LIVE: Garry Tallent @ the Hangar on the Hudson, 5/9/17

Garry Tallent
Garry Tallent and Kristi Rose

Review by Greg Haymes
Photographs by Ed Conway

Let’s get it out of the way – no, the E Street Band’s Garry Tallent didn’t play any Springsteen songs during his tour stop at the Hangar on the Hudson in Troy.

In fact, I’m pretty sure that he didn’t even mention Springsteen’s name at any time during his 115-minute show.

He didn’t need to. He’s played at Springsteen’s side for 46 years and counting, but this night was all about his long-overdue solo album, Break Time, and Tallent made the most of it, playing every one of the album’s dozen songs and a batch of vintage covers, too.

The music was rooted in the ’50s, the days before rock ‘n’ roll became rock. It ranged from the opening Cajun stomper “Bayou Love” to the deep twang stroll of “Promise to My Heart” (Kristi Rose taking over the lead vocal for a tour de force performance), from the country-soul ballad “If Love Would Change Your Mind” to the revved-up romp of “Ooh La La” to the gospel rave-up “Say It Out Loud.”

A week into the tour, Tallent was still finding his footing as a bandleader and frontman, but that’s to be expected. Wisely, he has surrounded himself with a half dozen ace musicians, led by the unmasked Los Straitjackets’ guitarslinger and Rensselaer native Eddie Angel, who also served as co-producer on Break Time.

In the E Street Band, Tallent anchors the band on bass, but with his own band he played guitar exclusively, handing over the bass chores to rockabilly cat Mark W. Winchester on the stand-up bass. He’s not a bad guitarist, either, but it was certainly a bit odd to see Angel playing second string.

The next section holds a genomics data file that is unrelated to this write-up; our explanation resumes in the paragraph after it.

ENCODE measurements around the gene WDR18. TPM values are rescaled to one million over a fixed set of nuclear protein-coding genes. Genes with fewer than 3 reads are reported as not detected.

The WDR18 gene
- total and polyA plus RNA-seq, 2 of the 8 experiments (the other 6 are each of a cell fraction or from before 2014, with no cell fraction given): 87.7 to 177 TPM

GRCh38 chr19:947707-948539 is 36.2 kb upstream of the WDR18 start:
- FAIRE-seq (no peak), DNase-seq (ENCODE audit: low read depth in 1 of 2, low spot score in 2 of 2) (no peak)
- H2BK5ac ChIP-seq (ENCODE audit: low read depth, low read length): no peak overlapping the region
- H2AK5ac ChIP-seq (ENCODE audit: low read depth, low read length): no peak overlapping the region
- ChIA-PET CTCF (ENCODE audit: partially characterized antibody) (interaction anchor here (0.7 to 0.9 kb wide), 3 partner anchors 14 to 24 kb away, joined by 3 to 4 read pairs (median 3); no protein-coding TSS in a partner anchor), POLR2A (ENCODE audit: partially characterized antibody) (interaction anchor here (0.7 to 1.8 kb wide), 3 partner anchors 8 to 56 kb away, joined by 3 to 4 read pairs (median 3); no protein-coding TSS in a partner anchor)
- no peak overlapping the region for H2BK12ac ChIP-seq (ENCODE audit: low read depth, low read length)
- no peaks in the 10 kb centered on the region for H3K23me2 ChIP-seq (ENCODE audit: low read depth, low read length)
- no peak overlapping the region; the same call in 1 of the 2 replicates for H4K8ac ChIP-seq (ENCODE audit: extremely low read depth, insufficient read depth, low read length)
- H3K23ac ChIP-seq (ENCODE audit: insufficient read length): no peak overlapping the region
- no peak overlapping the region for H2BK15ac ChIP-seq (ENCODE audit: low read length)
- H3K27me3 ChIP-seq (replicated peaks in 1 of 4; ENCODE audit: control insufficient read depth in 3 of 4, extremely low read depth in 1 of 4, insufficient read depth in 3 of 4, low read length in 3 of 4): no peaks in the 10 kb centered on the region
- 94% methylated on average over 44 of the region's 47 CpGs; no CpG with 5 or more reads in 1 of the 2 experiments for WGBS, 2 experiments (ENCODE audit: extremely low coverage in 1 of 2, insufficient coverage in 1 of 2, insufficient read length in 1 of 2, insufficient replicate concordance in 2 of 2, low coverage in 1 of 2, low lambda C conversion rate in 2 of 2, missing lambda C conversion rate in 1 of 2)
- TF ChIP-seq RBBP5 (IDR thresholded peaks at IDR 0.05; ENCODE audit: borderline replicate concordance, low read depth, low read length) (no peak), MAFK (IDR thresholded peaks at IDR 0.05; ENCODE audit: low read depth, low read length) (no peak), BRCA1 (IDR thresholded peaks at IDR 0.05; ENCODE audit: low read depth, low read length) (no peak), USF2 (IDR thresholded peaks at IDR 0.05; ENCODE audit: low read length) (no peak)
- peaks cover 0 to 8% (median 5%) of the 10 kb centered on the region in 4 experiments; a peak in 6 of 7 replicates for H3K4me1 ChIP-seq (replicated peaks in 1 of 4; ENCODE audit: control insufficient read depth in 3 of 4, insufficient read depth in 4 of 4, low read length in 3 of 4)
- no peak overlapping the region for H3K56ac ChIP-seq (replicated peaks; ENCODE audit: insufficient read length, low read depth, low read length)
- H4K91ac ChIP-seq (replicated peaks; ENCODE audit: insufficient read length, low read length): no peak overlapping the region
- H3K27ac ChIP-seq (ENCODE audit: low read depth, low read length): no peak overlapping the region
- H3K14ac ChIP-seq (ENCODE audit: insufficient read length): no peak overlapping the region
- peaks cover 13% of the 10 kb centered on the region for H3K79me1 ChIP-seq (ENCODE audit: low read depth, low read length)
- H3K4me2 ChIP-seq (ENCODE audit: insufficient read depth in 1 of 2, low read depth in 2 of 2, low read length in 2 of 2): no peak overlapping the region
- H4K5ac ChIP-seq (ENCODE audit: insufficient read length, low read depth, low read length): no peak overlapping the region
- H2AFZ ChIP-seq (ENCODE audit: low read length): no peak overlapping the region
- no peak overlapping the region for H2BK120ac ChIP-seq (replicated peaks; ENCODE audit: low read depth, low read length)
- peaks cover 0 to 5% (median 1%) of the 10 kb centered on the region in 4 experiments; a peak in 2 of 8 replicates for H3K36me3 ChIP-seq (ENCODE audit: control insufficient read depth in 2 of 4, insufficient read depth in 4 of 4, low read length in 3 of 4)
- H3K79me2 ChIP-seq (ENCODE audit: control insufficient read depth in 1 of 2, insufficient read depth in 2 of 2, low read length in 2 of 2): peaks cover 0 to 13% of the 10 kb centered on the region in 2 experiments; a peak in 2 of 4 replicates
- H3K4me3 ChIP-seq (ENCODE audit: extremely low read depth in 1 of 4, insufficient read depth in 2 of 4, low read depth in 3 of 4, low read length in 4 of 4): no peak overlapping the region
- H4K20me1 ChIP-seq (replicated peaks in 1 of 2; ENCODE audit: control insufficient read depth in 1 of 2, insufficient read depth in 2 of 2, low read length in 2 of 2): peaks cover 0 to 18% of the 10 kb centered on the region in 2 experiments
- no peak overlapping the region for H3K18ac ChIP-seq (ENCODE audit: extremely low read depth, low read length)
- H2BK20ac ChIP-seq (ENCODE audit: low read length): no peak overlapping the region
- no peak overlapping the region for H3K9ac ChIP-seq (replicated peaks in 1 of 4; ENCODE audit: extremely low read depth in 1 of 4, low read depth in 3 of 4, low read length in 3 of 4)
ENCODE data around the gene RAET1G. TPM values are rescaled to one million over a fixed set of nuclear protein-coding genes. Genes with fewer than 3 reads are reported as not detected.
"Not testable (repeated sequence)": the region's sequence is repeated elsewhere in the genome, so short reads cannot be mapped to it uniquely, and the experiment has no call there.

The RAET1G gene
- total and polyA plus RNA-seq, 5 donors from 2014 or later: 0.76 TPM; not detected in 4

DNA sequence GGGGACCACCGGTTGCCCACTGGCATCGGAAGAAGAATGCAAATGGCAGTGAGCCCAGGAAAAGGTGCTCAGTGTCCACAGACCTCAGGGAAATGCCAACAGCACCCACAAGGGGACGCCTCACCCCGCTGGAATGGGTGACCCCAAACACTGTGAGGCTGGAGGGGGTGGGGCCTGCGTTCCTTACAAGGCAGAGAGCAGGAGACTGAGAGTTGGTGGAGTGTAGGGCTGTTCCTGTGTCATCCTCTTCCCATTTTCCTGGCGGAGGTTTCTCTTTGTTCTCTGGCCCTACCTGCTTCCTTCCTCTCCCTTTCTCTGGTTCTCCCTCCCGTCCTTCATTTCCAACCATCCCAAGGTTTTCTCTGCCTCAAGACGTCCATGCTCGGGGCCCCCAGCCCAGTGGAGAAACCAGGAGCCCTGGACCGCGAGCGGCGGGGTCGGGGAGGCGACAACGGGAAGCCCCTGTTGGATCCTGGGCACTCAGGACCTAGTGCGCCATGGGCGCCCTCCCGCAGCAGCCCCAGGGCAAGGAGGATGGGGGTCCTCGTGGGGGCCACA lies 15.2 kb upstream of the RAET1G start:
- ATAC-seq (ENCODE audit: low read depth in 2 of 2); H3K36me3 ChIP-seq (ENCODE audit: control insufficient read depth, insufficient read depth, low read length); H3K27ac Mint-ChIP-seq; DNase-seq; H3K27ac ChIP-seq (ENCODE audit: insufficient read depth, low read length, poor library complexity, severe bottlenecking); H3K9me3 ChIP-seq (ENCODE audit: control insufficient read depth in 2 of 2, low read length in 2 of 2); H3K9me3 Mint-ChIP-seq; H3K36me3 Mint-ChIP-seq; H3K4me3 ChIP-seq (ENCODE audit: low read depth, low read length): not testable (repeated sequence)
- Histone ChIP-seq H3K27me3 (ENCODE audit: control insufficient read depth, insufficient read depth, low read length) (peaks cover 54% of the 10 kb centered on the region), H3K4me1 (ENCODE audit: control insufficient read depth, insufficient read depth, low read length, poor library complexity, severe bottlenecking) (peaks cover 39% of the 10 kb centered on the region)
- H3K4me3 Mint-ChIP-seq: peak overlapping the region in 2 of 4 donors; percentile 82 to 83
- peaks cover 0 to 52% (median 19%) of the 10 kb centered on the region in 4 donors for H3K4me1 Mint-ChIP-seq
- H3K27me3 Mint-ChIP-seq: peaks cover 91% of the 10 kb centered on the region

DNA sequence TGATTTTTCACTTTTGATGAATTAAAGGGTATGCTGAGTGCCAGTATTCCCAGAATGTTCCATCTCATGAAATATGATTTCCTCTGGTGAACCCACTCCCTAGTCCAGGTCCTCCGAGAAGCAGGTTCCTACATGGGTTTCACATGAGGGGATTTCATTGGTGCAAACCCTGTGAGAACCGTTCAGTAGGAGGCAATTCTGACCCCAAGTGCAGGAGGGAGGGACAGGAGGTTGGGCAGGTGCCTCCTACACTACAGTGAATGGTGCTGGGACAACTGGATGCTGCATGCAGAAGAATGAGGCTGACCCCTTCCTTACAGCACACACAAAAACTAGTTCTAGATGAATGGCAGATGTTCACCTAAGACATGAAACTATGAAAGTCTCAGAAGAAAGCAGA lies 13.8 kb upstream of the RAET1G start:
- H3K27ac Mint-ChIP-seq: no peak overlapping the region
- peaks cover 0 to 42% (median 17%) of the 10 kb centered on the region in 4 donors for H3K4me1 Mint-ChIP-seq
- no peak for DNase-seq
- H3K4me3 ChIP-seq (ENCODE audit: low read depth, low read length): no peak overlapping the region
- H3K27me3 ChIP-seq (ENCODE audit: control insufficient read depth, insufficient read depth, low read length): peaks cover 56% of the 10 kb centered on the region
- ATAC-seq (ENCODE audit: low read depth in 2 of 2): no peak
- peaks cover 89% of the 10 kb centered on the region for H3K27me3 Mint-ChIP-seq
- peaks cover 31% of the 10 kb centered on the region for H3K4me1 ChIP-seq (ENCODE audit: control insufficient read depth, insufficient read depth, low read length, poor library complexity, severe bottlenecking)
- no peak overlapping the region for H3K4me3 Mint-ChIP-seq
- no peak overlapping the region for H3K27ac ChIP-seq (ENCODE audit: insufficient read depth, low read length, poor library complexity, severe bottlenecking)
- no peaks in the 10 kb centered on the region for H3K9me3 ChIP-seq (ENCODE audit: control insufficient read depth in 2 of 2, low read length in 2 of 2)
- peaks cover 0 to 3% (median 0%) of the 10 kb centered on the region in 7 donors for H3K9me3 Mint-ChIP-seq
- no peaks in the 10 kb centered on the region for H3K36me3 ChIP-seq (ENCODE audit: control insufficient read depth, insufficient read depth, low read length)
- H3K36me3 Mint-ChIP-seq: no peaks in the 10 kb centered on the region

Tallent was generous with the spotlight, however. Angel took the lead on a couple of instrumentals – his own ’81 debut single “Rampage” and an impromptu “Telstar” as a bit of filler after Tallent broke a guitar string during “I Love ‘Em All.” Winchester took the lead vocal for his own steam-rollin’ “Hillbilly Train,” and keyboardist Kevin McKendree turned the heat way up with the rip-snortin’, piano-poundin’ boogie woogie instrumental, “Gone Awry.”

Angel’s old Los Straitjackets drummer Jimmy Lester kept the tunes pumped up, and the multi-talented, ever-tasteful Fats Kaplin proved to be the MVP of the band, flavoring each song with his prowess on acoustic guitar, tenor banjo, accordion, fiddle or lap steel.

Tallent peppered the show with some vintage gems, including Sonny Burgess’ “If I Could I Would,” Carl Perkins’ “Pink Pedal Pushers” and Buddy Holly’s “Cryin’, Waitin’, Hopin’ (Tallent’s best vocal of the night).

And his original tunes never veered far from the work of the rock architects, whether it was the Chuck Berry chug of “Why Do You Do Me Like That” or the big, bad Bo Diddley beat of the show-closing “Charlene.”

Yes, Tallent was kickin’ it old-school, and it was obviously in his blood.

Bayou Love
Ants in Her Pants
Ooh La La
Tell Him I’m Broke
Hillbilly Train (Mark W. Winchester)
If I Could I Would (Sonny Burgess)
Rampage (Eddie Angel)
Rock Boppin’ Baby (the Collins Kids)
Promise to My Heart
Pink Pedal Pushers (Carl Perkins)
I Love ‘Em All
Telstar (The Tornados) (first performance of the tour)
Apache (The Shadows)
Cryin’, Waitin’, Hopin’ (Buddy Holly)
If Love Would Change Your Mind
Today’s the Day
Say It Out Loud
Stay Away
Gone Awry
Why Do You Do Me Like That
Movin’ Too Slow
Move to Japan (The Band)

Bryan Lasky’s review at The Alt
Michael Hochanadel’s review and photo at The Daily Gazette

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